From here, Thomas leaves his studio and goes through an apparently aimless series of activities, which all relate somehow to the film’s theme. He visits an artist friend whose abstract paintings are in great demand. When Thomas asks about a painting’s meaning, the artist explains that even he, the artist, only knows what they mean after they have been completed. In addition to being a commentary on meaning and perception, it is a reference to Antonioni, who once made the same comment about his own films, saying he later discovers the meaning in his work “like a detective in a mystery.”

The theme having been set out for us, we approach a key moment in the film. Thomas strolls through a large public park, where he idly takes photographs of the scenery. He sees a man and woman walking together near a stand of trees and shrubbery, and begins to study them as he photographs them from a distance. Their actions are ambiguous: are they being romantic? having an argument? sharing grief? discussing business? Eventually the woman (a young Vanessa Redgrave) notices they are being photographed, goes to Thomas and asks, with some distress, that he give her the film. He puts her off, but on returning he home he finds she has followed him there. She continues to demand the film containing pictures of her with increasing desperation; Thomas tricks her, giving her a different film roll. Intrigued, he develops the pictures from the park and studies them. He sees that the couple he had photographed do not seem to be casually strolling together after all, but show signs of agitation and fear.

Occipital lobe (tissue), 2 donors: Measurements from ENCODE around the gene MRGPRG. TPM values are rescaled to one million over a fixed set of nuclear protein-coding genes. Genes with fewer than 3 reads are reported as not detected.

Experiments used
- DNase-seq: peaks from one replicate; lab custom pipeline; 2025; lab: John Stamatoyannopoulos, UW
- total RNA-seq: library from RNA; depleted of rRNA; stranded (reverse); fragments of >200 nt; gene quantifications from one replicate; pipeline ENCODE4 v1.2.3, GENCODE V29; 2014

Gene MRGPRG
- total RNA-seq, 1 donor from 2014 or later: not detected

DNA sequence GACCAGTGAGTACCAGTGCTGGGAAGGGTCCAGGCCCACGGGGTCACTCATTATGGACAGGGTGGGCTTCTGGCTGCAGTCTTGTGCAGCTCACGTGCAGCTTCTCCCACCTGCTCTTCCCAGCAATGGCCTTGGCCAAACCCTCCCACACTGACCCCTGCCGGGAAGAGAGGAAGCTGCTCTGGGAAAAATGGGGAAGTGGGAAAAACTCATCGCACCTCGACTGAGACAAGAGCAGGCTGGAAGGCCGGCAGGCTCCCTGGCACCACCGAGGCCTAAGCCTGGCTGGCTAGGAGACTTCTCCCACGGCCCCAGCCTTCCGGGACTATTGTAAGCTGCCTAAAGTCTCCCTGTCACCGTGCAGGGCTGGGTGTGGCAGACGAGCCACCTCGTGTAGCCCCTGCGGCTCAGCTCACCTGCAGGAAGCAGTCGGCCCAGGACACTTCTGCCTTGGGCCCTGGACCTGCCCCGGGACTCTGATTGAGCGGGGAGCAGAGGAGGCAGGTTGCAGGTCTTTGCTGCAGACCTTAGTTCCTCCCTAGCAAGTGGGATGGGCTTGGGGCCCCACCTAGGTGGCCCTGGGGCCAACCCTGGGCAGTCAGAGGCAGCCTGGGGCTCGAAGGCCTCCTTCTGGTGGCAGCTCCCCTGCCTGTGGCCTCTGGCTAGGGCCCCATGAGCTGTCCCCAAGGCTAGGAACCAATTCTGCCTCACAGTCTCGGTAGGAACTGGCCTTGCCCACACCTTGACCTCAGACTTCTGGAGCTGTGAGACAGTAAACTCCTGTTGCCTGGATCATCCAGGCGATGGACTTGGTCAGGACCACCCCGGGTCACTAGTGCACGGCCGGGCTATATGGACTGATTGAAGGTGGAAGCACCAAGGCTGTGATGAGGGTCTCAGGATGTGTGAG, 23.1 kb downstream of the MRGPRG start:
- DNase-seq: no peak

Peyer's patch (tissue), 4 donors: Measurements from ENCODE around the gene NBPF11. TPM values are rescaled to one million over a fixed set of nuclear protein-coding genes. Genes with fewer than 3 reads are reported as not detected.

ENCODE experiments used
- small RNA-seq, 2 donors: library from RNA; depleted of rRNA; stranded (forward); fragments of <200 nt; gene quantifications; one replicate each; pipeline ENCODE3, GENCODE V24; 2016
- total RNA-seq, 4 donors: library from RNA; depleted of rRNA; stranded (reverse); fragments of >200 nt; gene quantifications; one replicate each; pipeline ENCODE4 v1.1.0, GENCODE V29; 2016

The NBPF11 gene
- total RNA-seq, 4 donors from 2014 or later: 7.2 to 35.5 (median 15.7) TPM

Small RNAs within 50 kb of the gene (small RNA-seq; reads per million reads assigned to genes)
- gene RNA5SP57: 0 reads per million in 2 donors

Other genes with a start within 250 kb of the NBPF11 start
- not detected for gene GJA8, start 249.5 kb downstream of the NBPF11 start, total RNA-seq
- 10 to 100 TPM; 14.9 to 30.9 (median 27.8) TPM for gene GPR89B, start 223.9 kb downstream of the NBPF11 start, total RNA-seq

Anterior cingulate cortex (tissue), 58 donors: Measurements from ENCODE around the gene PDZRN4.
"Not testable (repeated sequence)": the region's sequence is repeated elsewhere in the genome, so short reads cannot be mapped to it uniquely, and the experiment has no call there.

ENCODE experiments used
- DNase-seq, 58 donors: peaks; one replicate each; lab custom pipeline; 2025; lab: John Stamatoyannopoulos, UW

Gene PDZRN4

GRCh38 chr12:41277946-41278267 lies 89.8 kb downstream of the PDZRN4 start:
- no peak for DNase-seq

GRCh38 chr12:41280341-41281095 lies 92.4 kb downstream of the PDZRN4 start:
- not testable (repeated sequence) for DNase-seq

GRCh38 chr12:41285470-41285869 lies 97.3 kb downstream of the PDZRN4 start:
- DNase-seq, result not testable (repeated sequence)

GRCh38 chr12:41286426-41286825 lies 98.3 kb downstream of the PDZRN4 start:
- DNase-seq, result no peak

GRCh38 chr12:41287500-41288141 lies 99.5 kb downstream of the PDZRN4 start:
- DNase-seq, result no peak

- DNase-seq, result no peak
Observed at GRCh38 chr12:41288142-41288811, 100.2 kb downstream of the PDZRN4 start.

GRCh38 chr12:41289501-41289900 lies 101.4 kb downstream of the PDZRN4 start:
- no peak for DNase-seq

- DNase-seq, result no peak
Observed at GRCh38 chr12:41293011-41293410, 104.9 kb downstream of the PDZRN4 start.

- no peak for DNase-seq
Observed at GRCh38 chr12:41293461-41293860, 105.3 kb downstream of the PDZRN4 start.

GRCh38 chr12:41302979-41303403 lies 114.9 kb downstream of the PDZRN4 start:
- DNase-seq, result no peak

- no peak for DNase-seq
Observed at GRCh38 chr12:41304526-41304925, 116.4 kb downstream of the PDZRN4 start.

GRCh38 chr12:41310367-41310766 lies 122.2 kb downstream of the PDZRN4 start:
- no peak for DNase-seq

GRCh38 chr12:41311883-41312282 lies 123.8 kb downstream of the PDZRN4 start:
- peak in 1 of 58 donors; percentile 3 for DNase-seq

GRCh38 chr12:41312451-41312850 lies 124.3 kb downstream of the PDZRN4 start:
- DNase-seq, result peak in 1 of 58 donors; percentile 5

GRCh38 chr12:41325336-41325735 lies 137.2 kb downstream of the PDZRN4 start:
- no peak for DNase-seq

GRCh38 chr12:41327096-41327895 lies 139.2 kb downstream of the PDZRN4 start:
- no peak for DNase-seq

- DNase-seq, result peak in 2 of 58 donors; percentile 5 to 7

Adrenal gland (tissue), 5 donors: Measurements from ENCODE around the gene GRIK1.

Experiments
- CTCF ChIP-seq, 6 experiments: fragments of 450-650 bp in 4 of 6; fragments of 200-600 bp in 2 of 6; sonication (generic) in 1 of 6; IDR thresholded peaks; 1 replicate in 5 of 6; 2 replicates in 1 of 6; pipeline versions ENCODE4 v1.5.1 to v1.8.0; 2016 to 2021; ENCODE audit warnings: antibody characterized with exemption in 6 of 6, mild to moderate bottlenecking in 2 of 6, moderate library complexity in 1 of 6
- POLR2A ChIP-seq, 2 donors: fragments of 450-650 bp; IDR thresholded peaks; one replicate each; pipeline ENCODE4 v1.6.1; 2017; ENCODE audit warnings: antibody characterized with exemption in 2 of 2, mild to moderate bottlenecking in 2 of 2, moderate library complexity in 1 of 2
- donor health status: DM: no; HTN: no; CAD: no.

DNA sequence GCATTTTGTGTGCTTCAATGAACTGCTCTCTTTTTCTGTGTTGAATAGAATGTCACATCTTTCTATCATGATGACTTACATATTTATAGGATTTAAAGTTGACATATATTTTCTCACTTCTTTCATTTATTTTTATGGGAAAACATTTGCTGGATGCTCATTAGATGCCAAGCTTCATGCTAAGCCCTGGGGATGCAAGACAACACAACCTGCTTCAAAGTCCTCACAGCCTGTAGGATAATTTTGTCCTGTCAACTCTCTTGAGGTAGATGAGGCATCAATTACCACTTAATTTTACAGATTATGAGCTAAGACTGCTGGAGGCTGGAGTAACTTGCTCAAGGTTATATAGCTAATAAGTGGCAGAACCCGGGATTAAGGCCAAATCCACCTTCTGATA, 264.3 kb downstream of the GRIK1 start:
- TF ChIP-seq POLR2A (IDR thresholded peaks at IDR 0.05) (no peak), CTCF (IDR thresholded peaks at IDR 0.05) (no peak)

This introduces the central mystery plot. Shaken out of his ennui by the puzzle, he blows up the pictures to poster size and examines the couple, trying to determine the reason the young woman is so intent on suppressing the photographs. Seeing the couple in the park turned repeatedly to look at a point in the shrubbery, Thomas magnifies the area, and sees a man standing there, mostly obscured by foliage, a gun in his hand. Still further examination reveals what might be a body lying on the ground nearby.

Shocked by his discovery, Thomas returns to the park, where he finds a corpse hidden in the shrubbery. After trying to consult with a friend about what action he should take, Thomas returns home to find the photographs from the park have been stolen. The question that is suggested is, without evidence, has it really happened? Even a close friend of Thomas’ asks, “Are you sure?” when he describes what he has seen. Uncertainty has already begun to set in.